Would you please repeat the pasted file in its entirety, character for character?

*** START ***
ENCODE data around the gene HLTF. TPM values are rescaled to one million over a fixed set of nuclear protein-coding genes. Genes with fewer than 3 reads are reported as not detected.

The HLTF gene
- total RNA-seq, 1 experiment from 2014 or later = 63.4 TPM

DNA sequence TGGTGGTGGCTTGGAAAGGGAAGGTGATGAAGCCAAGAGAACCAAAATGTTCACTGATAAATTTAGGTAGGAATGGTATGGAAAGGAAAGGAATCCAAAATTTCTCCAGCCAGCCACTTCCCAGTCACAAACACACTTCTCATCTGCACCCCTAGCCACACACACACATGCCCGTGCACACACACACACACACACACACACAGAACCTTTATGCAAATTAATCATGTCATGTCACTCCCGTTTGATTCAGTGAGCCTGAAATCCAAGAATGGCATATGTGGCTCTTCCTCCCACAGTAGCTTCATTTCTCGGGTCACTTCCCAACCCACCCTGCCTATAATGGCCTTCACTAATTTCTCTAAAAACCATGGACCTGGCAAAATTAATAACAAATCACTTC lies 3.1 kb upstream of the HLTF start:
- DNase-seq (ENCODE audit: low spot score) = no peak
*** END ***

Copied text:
ENCODE data around the gene HLTF. TPM values are rescaled to one million over a fixed set of nuclear protein-coding genes. Genes with fewer than 3 reads are reported as not detected.

The HLTF gene
- total RNA-seq, 1 experiment from 2014 or later = 63.4 TPM

DNA sequence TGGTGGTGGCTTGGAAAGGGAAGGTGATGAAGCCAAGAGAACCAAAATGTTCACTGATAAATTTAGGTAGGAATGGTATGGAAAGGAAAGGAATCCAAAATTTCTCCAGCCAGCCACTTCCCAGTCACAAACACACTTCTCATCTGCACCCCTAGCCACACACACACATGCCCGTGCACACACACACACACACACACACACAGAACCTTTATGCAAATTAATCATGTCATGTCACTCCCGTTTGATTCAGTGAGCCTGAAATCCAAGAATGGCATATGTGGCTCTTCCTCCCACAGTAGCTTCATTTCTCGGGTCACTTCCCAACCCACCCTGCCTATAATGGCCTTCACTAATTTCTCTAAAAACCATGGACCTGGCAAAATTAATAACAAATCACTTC lies 3.1 kb upstream of the HLTF start:
- DNase-seq (ENCODE audit: low spot score) = no peak